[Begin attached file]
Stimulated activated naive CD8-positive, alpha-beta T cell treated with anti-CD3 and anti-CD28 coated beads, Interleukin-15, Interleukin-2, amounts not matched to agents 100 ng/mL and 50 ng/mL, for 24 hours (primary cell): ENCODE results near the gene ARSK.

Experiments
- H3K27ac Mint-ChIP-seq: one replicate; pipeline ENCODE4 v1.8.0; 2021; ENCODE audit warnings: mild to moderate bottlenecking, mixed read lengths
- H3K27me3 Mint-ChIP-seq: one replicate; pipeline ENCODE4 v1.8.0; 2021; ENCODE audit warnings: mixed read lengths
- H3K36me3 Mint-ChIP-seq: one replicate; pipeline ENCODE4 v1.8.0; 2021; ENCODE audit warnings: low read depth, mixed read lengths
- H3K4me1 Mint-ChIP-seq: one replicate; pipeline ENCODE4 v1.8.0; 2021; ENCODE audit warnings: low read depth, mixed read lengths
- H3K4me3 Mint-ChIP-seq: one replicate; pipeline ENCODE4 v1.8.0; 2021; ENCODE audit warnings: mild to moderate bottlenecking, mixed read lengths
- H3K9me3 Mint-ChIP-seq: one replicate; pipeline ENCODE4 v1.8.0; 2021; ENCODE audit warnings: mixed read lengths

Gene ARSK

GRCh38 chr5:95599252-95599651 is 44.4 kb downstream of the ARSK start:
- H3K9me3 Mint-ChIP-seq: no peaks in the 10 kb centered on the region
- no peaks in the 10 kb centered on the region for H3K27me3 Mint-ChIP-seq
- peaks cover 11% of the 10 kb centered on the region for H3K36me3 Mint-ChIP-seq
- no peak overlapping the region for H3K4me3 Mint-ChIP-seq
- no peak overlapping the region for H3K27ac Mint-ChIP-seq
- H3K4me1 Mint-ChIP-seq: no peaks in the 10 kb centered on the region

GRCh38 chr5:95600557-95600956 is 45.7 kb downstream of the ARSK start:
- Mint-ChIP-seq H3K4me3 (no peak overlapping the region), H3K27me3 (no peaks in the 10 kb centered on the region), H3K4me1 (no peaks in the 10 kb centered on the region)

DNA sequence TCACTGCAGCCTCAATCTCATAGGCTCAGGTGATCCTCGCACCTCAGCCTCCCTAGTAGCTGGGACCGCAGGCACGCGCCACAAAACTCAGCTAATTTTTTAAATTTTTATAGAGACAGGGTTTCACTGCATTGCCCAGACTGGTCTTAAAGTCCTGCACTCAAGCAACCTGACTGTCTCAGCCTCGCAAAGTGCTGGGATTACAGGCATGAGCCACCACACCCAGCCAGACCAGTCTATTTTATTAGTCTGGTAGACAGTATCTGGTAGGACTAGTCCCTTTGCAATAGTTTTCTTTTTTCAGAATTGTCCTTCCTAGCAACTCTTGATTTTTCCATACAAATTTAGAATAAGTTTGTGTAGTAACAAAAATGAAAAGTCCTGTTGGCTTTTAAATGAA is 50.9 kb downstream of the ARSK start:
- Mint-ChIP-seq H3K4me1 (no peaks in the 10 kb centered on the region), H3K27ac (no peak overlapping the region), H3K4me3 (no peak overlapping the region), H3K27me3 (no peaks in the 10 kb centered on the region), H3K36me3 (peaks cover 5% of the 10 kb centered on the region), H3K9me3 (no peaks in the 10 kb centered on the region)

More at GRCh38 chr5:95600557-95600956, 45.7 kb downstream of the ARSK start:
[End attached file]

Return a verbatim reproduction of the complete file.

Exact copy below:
Stimulated activated naive CD8-positive, alpha-beta T cell treated with anti-CD3 and anti-CD28 coated beads, Interleukin-15, Interleukin-2, amounts not matched to agents 100 ng/mL and 50 ng/mL, for 24 hours (primary cell): ENCODE results near the gene ARSK.

Experiments
- H3K27ac Mint-ChIP-seq: one replicate; pipeline ENCODE4 v1.8.0; 2021; ENCODE audit warnings: mild to moderate bottlenecking, mixed read lengths
- H3K27me3 Mint-ChIP-seq: one replicate; pipeline ENCODE4 v1.8.0; 2021; ENCODE audit warnings: mixed read lengths
- H3K36me3 Mint-ChIP-seq: one replicate; pipeline ENCODE4 v1.8.0; 2021; ENCODE audit warnings: low read depth, mixed read lengths
- H3K4me1 Mint-ChIP-seq: one replicate; pipeline ENCODE4 v1.8.0; 2021; ENCODE audit warnings: low read depth, mixed read lengths
- H3K4me3 Mint-ChIP-seq: one replicate; pipeline ENCODE4 v1.8.0; 2021; ENCODE audit warnings: mild to moderate bottlenecking, mixed read lengths
- H3K9me3 Mint-ChIP-seq: one replicate; pipeline ENCODE4 v1.8.0; 2021; ENCODE audit warnings: mixed read lengths

Gene ARSK

GRCh38 chr5:95599252-95599651 is 44.4 kb downstream of the ARSK start:
- H3K9me3 Mint-ChIP-seq: no peaks in the 10 kb centered on the region
- no peaks in the 10 kb centered on the region for H3K27me3 Mint-ChIP-seq
- peaks cover 11% of the 10 kb centered on the region for H3K36me3 Mint-ChIP-seq
- no peak overlapping the region for H3K4me3 Mint-ChIP-seq
- no peak overlapping the region for H3K27ac Mint-ChIP-seq
- H3K4me1 Mint-ChIP-seq: no peaks in the 10 kb centered on the region

GRCh38 chr5:95600557-95600956 is 45.7 kb downstream of the ARSK start:
- Mint-ChIP-seq H3K4me3 (no peak overlapping the region), H3K27me3 (no peaks in the 10 kb centered on the region), H3K4me1 (no peaks in the 10 kb centered on the region)

DNA sequence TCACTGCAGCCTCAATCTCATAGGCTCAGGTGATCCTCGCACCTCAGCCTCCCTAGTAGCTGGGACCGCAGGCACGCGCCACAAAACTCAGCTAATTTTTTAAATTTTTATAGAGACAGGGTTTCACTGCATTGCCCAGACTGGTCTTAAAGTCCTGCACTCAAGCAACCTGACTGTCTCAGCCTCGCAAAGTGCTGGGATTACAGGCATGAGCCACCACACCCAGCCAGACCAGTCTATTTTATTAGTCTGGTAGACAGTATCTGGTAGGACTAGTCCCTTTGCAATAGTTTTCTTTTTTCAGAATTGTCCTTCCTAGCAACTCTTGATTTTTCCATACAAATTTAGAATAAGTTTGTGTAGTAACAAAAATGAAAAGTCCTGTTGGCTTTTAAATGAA is 50.9 kb downstream of the ARSK start:
- Mint-ChIP-seq H3K4me1 (no peaks in the 10 kb centered on the region), H3K27ac (no peak overlapping the region), H3K4me3 (no peak overlapping the region), H3K27me3 (no peaks in the 10 kb centered on the region), H3K36me3 (peaks cover 5% of the 10 kb centered on the region), H3K9me3 (no peaks in the 10 kb centered on the region)

More at GRCh38 chr5:95600557-95600956, 45.7 kb downstream of the ARSK start: